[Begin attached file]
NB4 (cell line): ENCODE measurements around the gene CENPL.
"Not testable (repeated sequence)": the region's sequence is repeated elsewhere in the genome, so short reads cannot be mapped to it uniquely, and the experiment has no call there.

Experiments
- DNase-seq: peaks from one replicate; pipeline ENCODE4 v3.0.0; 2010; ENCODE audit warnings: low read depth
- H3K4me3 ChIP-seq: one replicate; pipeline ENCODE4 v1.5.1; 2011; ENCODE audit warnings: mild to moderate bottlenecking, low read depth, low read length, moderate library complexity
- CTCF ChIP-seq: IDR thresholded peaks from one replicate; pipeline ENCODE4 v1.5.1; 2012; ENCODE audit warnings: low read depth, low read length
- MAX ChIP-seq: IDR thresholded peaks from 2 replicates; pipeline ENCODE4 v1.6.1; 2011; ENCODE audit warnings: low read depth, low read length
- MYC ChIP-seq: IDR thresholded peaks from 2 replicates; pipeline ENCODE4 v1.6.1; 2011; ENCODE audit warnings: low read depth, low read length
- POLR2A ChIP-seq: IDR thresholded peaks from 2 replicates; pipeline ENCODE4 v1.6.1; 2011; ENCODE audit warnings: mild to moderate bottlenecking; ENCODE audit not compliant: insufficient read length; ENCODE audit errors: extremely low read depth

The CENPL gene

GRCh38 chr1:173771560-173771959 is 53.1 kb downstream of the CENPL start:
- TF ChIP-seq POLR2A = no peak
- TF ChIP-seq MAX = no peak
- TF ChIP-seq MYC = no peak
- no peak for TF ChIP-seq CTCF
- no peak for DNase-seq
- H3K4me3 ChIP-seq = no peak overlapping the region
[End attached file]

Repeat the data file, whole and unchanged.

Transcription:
NB4 (cell line): ENCODE measurements around the gene CENPL.
"Not testable (repeated sequence)": the region's sequence is repeated elsewhere in the genome, so short reads cannot be mapped to it uniquely, and the experiment has no call there.

Experiments
- DNase-seq: peaks from one replicate; pipeline ENCODE4 v3.0.0; 2010; ENCODE audit warnings: low read depth
- H3K4me3 ChIP-seq: one replicate; pipeline ENCODE4 v1.5.1; 2011; ENCODE audit warnings: mild to moderate bottlenecking, low read depth, low read length, moderate library complexity
- CTCF ChIP-seq: IDR thresholded peaks from one replicate; pipeline ENCODE4 v1.5.1; 2012; ENCODE audit warnings: low read depth, low read length
- MAX ChIP-seq: IDR thresholded peaks from 2 replicates; pipeline ENCODE4 v1.6.1; 2011; ENCODE audit warnings: low read depth, low read length
- MYC ChIP-seq: IDR thresholded peaks from 2 replicates; pipeline ENCODE4 v1.6.1; 2011; ENCODE audit warnings: low read depth, low read length
- POLR2A ChIP-seq: IDR thresholded peaks from 2 replicates; pipeline ENCODE4 v1.6.1; 2011; ENCODE audit warnings: mild to moderate bottlenecking; ENCODE audit not compliant: insufficient read length; ENCODE audit errors: extremely low read depth

The CENPL gene

GRCh38 chr1:173771560-173771959 is 53.1 kb downstream of the CENPL start:
- TF ChIP-seq POLR2A = no peak
- TF ChIP-seq MAX = no peak
- TF ChIP-seq MYC = no peak
- no peak for TF ChIP-seq CTCF
- no peak for DNase-seq
- H3K4me3 ChIP-seq = no peak overlapping the region